Just think about it. GWK gives the gay dads of America and across the world an outlet to feel a sense of belonging and inclusion that, for many, is difficult to find. Furthermore, GWK is primarily about us—gay dads.

With that being said, this is GWK's 5th anniversary! So how better to show my appreciation than to list My 5 reasons Why: We Love Gays With Kids!

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Coming Out

My Gay Shame Is Officially Cancelled

After years of feeling ashamed of being gay, David Blacker has finally overcome it. And his son had a lot to do with it.

Scrolling through my social media feeds, reading all the posts about National Coming Out Day reminds me just how valuable it is for us to share our stories and be as open, vulnerable and authentic as possible. Warning: this article is about to get real AF, so now might be a good time to switch back to the Face-Aging app that gives Russia all your personal data.

Oh good, you stayed. Don't say I didn't warn you.

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Today is National Coming Out Day, and as we celebrate, we're sharing six coming out stories from dads in our community. Their personal stories are heartwarming, relatable, and empowering. Happy Coming Out Day, and remember, live your truth!

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Personal Essays by Gay Dads

Growing a Thicker Skin

Experiencing hateful and hurtful comments, Erik Alexander had to learn an important lesson: how to ignore the trolls.

Photo credit: BSA Photography

Twenty years ago when I came out, it was unbearably hard. As I have written before, I am from the Deep South. Anyone who dared to deviate from social norms was sure to be ostracized. It's not that these people were born hateful or mean; rather, it probably had more to do with them not being subjected to other lifestyles. Anything different from their own experiences sparked fear and confusion. Homosexuality, interracial relationships, religious differences – these were all unfamiliar territories to the average person I grew up around. Thus, growing up was particularly difficult.

I remember lying in bed at night when I was a little boy. I would pray and beg God to not let me be gay. Every single night I would end my prayers with "... and God, please don't let me have nightmares and please don't let me be gay." I remember crying myself to sleep many nights. I was embarrassed and ashamed. And I wanted God to cure me.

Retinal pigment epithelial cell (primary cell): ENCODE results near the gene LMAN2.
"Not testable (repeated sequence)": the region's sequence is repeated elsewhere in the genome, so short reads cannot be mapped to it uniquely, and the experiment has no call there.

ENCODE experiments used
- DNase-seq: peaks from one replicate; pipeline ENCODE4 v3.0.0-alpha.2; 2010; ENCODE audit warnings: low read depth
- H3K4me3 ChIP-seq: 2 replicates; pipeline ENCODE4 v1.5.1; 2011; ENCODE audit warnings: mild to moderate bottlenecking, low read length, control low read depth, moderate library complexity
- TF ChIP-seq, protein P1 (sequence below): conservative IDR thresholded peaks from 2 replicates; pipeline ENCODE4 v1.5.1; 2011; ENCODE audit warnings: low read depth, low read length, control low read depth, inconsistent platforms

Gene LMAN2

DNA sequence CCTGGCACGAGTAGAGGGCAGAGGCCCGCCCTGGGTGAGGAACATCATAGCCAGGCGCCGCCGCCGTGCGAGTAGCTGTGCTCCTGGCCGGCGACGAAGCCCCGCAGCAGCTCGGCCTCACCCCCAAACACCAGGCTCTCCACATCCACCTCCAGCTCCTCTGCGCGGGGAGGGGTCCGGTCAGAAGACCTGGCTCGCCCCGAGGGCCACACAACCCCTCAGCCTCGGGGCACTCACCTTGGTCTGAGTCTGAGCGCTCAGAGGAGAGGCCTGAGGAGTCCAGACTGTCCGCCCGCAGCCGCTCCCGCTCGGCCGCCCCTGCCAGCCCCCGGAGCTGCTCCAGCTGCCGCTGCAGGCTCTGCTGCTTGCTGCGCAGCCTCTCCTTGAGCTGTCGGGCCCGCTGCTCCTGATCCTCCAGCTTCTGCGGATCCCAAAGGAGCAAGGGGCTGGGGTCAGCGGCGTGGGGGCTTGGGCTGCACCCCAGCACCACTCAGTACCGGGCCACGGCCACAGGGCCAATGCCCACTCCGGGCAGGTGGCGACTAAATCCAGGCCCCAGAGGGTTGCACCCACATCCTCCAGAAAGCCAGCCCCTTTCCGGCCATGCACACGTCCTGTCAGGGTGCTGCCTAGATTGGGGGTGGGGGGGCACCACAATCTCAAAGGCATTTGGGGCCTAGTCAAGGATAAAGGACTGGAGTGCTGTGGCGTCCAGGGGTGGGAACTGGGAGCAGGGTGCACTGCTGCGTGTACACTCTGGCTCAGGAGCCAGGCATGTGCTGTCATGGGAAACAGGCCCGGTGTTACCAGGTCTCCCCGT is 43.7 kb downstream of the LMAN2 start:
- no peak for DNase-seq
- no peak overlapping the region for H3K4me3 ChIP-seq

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Change the World

10 Inspiring Coming Out Stories From Gay Dads

Happy National Coming Out Day! To celebrate, we've rounded up some of our recent stories about gay men with kids coming out to live their most authentic lives.

Happy National Coming Out Day! To celebrate, we've rounded up some of our best articles of gay dads coming out to live their authentic lives.

#1. Former NFL Player Jeff Rohrer, and Father of Two, Comes Out as Gay and Marries Longterm Partner


Jeff Rohrer, a father of two teenage boys via a previous relationship with a woman, is the first NFL player to marry another man. Read the article here.

#2. Coming Out to His Wife Was Painful, Says This Salt Lake-Based Dad of Four. But it Started Him on a Path of Authenticity

After Kyle came out to his wife, with whom he has four children, "she listened, she mourned and she loved," he said. Read the article here.

#3. Gay Dads Share Their Coming Out Stories for National Coming Out Day

We asked several gay dads to share their coming out stories in honor of National Coming Out Day, whose stories are heartwarming, instructive, and everything in between. Read the article here.

#4. Gay Muslim Single Dad Writes Op Ed on His Path to Self Acceptance

Maivon Wahid writes about the challenges of reconciling three separate, but equally important, identities in an opinion piece for Gay Star News. Read the article here.

#5. One Gay Dad's Path Towards Realizing Being Gay and Christian are Not Mutually Exclusive

Gay dads Matt and David Clark-Sally talk about coming out, parenting as gay men, and reconciling faith and sexuality. Read the article here.

#6. Republican Utah Lawmaker, and Dad of Two, Comes Out as Gay in Moving Video

Nathan Ivie has many important identities he's proud of: Mormon, Republican, Utahn, father of two... and gay. Read the article here.

#7. How Coming Out Helped This Gay Man Find the Strength to Be a Dad

Steven Kerr shares the moment he came out to his ex-girlfriend. "From that moment on," he writes, "my strength and purpose have grown." Read the article here.

#8. Ed Smart, Father of Kidnapping Victim Elizabeth Smart, Comes Out as Gay

In coming his coming out letter, Ed Smart, a Mormon, condemned the church for their "ridicule, shunning, rejection and outright humiliation" of LGBTQ individuals. Read the article here.

#9. The Best Part of Coming Out, Says This Gay Dad, Is Being an Out and Proud Role Model for His Daughter

"I couldn't face myself in the mirror and think that I could be a good dad and role model for my child when I was lying to myself every moment of every day," said Nate Wormington of his decision to come out. Read the article here.

#10. These Gay Dads Via Previous Marriages Have Adopted a Motto Since Coming Out and Finding Each Other: "United We Stand"

Vincent and Richard both had children in previous marriages with women; together, with their ex-wives, they are helping raise seven beautiful kids. Read the article here.

Fatherhood, the gay way